Richard Garvie had a setback on 30th April 2015 in his bid to unseat Peter Bone as MP for Wellingborough & Rushden when he was convicted of fraud.
It is a bit vague. He bought “about £900 worth of train tickets using a bank account he knew contained insufficient funds“.
We don’t actually know what the offence was. It reads as though it is a charge under the Fraud Act 2006 – fraud by false representation.
If so, then the false representation would arise because he presented a card (an implied representation that he has a valid account that can pay the debt created by buying the ticket) to buy a ticket.
He seems to have said “I used the account and intentionally ran up the debt with the bank so that, when the payments to the train company didn’t authorise, the bank would honour them and add it to my own debt“.
It is hard to see what he was doing as being inherently dishonest, but even if it was, is this really conduct worthy of a prosecution? It seems that he had one previous conviction for travelling on a railway without paying from 2008. Even so, this does strike me as more of a civil matter, and that in this time of shrinking budgets the money used for this could probably have been better spent.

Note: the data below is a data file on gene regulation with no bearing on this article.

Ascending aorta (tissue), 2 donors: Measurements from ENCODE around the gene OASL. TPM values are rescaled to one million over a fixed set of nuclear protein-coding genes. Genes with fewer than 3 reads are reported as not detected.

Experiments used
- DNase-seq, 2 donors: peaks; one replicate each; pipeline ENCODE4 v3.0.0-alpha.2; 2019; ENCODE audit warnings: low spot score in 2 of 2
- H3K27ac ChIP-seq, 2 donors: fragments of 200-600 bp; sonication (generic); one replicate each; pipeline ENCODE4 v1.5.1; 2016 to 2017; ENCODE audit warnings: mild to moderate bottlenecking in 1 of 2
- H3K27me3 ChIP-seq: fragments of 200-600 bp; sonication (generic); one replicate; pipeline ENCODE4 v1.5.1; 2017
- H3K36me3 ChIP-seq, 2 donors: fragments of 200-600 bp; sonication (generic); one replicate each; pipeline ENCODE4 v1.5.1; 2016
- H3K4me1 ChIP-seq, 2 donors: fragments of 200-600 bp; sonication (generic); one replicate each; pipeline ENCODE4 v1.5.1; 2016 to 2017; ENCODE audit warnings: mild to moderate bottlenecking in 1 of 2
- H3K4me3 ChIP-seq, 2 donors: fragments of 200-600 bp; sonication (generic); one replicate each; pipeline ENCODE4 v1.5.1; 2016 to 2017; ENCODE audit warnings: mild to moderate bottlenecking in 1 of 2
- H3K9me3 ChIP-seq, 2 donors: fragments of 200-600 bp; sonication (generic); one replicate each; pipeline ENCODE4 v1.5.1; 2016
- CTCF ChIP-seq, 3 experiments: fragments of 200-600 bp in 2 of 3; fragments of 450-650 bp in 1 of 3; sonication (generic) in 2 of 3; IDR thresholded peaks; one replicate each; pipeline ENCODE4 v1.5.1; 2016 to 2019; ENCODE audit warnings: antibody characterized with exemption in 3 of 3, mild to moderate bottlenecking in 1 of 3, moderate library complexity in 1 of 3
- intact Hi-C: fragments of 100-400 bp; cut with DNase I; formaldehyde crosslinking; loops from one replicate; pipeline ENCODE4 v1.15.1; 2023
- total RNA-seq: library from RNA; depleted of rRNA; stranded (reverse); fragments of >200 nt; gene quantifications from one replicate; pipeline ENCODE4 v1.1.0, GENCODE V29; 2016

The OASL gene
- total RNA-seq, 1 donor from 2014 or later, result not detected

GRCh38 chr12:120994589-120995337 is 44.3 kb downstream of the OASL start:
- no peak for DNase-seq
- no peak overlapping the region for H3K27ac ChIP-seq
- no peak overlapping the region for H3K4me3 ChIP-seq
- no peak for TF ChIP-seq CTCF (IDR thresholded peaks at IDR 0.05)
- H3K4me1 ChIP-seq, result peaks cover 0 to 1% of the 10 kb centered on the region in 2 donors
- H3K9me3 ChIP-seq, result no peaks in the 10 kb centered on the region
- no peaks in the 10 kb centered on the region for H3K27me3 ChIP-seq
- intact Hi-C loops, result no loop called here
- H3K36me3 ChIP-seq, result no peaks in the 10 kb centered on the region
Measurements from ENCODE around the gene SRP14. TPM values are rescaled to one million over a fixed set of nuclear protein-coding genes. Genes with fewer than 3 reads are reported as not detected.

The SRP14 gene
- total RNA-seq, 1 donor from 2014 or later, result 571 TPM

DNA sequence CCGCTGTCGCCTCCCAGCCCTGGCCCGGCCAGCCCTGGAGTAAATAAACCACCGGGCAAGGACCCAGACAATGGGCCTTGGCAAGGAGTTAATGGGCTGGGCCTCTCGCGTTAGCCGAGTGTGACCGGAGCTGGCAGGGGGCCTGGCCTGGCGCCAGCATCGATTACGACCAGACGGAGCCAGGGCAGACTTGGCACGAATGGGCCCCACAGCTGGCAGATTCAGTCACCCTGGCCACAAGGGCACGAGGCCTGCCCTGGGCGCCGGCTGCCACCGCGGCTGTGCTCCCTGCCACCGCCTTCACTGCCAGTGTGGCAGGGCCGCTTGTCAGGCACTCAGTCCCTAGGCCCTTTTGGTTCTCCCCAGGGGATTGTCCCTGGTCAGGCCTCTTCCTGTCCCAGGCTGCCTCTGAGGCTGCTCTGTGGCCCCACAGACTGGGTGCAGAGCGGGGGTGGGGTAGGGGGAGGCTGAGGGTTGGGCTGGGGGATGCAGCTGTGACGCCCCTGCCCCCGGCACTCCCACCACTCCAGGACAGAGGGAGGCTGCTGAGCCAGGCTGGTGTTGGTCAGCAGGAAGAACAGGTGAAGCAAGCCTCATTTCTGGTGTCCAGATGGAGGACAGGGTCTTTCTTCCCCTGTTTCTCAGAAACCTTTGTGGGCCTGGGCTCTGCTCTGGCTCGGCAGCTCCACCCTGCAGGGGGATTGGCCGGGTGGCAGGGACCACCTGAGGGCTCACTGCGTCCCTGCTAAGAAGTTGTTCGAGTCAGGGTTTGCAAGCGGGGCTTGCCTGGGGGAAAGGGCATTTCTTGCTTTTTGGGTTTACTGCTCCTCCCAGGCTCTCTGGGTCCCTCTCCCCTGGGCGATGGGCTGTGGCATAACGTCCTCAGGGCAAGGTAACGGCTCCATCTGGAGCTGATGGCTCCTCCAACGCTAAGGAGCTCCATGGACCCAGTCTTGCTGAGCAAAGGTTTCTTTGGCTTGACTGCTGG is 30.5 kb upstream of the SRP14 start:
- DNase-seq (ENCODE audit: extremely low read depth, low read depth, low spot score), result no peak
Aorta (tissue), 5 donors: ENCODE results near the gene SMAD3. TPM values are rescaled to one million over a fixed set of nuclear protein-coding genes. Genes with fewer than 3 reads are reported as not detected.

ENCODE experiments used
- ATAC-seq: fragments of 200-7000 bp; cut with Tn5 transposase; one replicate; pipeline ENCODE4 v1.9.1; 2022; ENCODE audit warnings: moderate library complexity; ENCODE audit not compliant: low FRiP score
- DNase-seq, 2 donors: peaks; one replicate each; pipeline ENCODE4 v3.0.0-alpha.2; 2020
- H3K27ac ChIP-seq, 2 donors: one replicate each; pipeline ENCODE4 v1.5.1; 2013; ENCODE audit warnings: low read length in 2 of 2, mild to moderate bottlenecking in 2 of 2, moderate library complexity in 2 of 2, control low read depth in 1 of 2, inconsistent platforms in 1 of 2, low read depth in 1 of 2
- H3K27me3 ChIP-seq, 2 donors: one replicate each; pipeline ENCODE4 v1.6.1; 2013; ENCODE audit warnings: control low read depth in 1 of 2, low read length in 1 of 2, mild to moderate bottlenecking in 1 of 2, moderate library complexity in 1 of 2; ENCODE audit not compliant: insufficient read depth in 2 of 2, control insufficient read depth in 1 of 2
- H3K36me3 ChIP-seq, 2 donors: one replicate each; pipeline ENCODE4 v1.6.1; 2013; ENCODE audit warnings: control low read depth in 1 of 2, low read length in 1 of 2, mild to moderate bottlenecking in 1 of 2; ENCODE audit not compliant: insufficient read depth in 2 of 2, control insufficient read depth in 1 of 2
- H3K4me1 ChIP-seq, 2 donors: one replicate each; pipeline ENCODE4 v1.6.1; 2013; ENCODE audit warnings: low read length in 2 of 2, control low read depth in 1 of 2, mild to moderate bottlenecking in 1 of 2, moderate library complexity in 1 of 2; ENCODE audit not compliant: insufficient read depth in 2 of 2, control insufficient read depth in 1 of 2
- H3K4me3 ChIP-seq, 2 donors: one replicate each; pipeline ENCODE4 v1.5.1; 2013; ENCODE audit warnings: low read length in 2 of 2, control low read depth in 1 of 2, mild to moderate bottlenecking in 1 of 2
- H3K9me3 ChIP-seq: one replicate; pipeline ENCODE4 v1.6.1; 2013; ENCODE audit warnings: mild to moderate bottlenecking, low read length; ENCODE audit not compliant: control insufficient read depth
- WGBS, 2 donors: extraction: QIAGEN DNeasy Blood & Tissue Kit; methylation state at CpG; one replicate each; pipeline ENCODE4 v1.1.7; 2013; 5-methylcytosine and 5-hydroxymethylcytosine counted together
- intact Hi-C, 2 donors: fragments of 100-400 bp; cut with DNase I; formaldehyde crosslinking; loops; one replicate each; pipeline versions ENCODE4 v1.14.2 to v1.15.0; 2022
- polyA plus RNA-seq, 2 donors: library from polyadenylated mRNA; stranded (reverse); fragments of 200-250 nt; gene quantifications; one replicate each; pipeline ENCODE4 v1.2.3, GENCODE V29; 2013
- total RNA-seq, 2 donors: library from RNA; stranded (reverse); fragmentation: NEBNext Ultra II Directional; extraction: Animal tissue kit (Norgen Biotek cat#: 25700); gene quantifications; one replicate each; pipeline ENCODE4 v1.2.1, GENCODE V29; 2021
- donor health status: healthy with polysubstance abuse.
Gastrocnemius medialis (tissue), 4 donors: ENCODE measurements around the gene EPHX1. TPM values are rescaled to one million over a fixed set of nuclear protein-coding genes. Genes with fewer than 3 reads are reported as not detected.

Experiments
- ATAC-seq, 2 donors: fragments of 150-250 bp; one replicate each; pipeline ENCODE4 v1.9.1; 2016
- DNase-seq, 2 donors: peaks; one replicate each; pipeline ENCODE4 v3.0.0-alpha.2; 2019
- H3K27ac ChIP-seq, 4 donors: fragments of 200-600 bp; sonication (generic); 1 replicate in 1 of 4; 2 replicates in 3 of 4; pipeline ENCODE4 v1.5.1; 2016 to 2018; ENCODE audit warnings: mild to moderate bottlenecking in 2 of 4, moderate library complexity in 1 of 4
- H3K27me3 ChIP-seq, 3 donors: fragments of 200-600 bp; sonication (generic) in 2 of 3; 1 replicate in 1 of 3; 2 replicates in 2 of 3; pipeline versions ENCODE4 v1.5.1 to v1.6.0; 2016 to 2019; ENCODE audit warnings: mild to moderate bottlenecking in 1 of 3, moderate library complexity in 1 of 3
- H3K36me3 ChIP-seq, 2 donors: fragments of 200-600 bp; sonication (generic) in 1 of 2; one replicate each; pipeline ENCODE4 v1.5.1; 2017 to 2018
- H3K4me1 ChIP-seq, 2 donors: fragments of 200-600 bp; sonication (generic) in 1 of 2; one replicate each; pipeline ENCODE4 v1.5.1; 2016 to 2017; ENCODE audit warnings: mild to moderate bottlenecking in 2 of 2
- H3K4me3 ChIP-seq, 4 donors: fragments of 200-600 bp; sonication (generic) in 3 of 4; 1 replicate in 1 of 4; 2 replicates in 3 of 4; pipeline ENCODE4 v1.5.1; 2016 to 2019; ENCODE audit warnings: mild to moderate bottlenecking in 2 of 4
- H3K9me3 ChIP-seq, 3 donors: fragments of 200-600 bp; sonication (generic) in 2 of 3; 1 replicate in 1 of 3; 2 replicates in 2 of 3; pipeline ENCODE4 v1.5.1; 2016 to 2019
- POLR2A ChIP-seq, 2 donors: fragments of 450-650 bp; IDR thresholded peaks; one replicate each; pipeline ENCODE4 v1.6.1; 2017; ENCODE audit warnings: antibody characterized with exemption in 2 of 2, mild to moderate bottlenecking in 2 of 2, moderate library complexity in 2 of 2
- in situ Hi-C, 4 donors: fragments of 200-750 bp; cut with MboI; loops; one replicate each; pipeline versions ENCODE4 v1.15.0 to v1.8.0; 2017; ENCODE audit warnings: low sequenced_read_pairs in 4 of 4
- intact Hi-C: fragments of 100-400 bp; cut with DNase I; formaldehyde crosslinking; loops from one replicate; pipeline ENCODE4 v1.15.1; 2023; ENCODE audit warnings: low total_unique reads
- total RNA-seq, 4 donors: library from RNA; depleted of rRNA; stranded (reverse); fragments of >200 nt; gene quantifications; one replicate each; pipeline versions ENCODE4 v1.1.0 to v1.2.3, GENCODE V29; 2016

This will be governed by the Sentencing Guidelines for Fraud. It probably falls best into ‘Revenue Fraud’, although it is less serious. On page 22 it would be a Category 7B offence.
Here there, there is no realistic chance of prison – I would expect a fine or a low Community Order.
Is he still running for election?
Yes. The law is that once an election has been declared and his name is on the ballot, he cannot be disbarred or withdraw form the election – it’s in the hands of the electorate.
Can you have a convicted fraudster as an MP? Absolutely. Unless he were to get more than 12 months imprisonment, a conviction is no bar to sitting in the House of Commons (which is actually a sensible rule).
It seems that if Mr Garvie is elected next week then he will stand down so that a replacement Labour candidate can be nominated.